Stored 26 Years: 1971 Chevrolet Camaro SS 396

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The second-generation Chevy Camaro was delayed by several months in getting to market in 1970. The design was sleeker than before, so you would expect sales to increase, right? But they didn’t. They dropped by 50% from 1969 to 1970 (in part because the ’69 run was for 15 months). And the almost unchanged ’71s fell by another eight percent. That should make a 1971 Camaro SS 396 a harder car to find today as compared to its 1969 counterpart. This example has been in storage since 1997 but made road-worthy once again. Located in Owego, New York, this solid Chevy is available here on eBay where $19,000 is not enough to trigger the seller’s reserve.

Chevrolet delivered about 10,000 fewer Camaros in 1971 compared to 1970. And just 8,400 of the sold cars were the Super Sport (Z27 option package). Within that group, only 1,500 were purchased with the LS3 396 Turbo-Jet V8 that produced 300 hp. But was that engine actually 402 cubic inches which was the case when you ordered the 396 in a Chevelle from the same model year? As the seller says this ‘71 Camaro is numbers matching, we’d have to assume that few of these hot rods have survived in this condition over the last 52 years.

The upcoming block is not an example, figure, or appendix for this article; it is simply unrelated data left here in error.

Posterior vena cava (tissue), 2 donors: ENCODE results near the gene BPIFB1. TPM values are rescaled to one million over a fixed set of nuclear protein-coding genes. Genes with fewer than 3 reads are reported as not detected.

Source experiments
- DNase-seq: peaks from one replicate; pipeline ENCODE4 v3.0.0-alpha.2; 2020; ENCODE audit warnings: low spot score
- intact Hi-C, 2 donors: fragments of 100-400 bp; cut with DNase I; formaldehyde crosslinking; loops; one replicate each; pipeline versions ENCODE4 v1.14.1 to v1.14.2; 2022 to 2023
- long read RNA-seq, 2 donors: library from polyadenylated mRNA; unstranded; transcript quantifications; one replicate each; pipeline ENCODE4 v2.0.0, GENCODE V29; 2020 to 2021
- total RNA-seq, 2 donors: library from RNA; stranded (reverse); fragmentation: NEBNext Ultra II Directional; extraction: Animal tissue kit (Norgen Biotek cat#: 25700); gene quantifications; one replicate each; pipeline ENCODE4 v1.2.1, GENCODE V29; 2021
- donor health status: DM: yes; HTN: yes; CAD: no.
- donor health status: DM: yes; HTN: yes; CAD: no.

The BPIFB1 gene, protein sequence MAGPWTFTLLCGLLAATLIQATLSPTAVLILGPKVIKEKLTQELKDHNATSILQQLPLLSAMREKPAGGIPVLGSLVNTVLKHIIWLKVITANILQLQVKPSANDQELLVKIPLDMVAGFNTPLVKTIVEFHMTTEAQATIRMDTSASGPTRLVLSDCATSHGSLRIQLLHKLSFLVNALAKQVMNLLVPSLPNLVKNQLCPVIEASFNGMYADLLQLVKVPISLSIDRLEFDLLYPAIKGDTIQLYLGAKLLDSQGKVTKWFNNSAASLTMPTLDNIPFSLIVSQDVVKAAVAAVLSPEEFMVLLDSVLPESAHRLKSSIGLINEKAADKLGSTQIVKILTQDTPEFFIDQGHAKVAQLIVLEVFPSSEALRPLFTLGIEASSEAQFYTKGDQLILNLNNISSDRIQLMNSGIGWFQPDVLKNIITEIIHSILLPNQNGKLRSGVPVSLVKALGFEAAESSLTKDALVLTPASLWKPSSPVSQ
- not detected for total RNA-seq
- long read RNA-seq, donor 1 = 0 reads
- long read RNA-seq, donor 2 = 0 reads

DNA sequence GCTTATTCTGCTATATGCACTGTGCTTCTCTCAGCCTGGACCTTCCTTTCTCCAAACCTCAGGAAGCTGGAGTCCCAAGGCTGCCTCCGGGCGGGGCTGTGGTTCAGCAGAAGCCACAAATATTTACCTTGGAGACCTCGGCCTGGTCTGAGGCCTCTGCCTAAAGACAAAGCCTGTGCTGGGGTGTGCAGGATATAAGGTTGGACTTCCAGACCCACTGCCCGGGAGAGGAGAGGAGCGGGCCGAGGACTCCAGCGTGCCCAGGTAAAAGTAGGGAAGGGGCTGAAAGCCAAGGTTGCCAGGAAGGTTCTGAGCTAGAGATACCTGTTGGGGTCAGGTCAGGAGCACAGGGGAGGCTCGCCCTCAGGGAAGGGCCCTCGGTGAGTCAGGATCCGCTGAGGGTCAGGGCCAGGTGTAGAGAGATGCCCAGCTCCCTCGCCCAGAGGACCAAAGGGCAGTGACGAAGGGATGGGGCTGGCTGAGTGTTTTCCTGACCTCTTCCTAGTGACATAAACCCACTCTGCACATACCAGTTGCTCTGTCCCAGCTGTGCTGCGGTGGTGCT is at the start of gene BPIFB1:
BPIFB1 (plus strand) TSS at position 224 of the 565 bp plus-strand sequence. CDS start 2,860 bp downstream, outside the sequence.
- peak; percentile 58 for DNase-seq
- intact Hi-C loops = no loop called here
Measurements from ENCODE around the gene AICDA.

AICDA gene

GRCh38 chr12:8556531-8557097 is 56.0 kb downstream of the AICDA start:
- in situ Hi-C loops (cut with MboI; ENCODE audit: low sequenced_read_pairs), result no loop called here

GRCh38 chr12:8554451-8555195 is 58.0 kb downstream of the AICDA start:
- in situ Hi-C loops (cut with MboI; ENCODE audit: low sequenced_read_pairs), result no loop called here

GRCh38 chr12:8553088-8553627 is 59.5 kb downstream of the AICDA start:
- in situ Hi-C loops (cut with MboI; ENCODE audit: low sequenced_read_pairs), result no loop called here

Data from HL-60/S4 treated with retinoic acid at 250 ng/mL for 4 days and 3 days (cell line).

For reasons not mentioned, this Camaro went into hibernation in 1997. Apparently, it weathered its isolation well though some work was needed to get it going again. New parts include completely new brakes, a water pump, a timing chain and gears, and an alternator. While they were at it, a cam kit was added to give the motor a bit of boost. At 46,000 miles, no mention is made as to whether the TH-400 automatic transmission needed any work, although it sports a shiny new chrome pan.

The body and paint seem to have held up and the seller says none of the sheet metal panels have ever been replaced (but what about the hood?). The passenger compartment will need some help in that the seats should be redone, and a new headliner installed. But all that adds up to little outstanding work needed on an auto that was in hiding for decades. The wheels are aftermarket, but the tires have a worn tread pattern that suggests the front end needs an alignment (if not already done).

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  1. Maggy

    This looks like it was somebody’s early 80’s high school sweetheart in the day long before it was parked. Car looks solid.Still has oe brake and fuel lines and under carriage looks nice.I wouldn’t pull a TJ Hooker with those tires though.I like it brings back memories of younger more simpler times.I’m thinkin 25k if all checks out good and what I can see by the pics. Nice car.Now if it was a 4 speed whoah nelly.glwts.

    Like 15
    • PRA4SNW

      Maggy, I was thinking the same thing. Brings me back to my late ’70’s high school parking lot. So many Camaros like this, I always thought they were sharp looking.

      Later, in ’81, I bought a new one – not a speed demon, but I clearly liked the shape.

      Like 3
  2. Bud Lee

    I’d like to see that engine bay in it’s stock form. I’ve never seen one of these with a factory big block. But I do like this car.

    Like 3
  3. Melton Mooney